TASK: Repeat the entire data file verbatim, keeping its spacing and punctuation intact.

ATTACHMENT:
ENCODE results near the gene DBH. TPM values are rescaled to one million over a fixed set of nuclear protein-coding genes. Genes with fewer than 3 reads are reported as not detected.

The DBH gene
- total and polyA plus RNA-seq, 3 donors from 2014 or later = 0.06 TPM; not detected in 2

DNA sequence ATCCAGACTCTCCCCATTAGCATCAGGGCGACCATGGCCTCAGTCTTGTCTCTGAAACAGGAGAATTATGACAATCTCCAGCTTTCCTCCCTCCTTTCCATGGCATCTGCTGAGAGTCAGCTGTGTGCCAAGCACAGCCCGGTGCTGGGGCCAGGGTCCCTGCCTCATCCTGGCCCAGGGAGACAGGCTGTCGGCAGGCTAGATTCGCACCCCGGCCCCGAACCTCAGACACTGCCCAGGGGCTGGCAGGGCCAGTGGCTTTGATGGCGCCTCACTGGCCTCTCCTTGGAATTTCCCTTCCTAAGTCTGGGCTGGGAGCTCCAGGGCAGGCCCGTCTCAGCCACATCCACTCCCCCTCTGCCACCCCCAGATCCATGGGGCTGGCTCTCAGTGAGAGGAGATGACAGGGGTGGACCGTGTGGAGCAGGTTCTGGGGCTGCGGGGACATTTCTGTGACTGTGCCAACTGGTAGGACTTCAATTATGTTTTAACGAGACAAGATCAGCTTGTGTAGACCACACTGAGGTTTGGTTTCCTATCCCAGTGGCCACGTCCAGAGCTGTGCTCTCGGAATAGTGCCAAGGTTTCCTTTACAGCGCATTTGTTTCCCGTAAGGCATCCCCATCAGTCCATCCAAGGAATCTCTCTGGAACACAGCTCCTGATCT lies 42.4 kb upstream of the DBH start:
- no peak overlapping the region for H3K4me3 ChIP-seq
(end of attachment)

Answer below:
ENCODE results near the gene DBH. TPM values are rescaled to one million over a fixed set of nuclear protein-coding genes. Genes with fewer than 3 reads are reported as not detected.

The DBH gene
- total and polyA plus RNA-seq, 3 donors from 2014 or later = 0.06 TPM; not detected in 2

DNA sequence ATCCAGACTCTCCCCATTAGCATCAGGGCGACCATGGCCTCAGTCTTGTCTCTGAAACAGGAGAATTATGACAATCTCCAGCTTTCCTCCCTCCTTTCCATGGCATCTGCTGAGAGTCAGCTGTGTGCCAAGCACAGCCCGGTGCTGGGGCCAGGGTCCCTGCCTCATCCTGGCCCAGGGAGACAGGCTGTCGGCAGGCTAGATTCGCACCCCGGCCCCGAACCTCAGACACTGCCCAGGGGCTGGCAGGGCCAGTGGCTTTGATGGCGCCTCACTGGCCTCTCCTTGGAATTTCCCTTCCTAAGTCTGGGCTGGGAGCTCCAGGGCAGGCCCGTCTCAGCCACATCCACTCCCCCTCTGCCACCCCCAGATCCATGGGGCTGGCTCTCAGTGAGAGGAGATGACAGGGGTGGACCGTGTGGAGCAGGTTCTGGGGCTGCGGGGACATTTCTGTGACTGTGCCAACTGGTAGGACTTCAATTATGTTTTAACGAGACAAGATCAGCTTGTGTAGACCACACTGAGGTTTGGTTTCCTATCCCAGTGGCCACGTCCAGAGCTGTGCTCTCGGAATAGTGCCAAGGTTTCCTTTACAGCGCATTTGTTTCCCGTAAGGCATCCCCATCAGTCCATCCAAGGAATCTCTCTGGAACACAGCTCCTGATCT lies 42.4 kb upstream of the DBH start:
- no peak overlapping the region for H3K4me3 ChIP-seq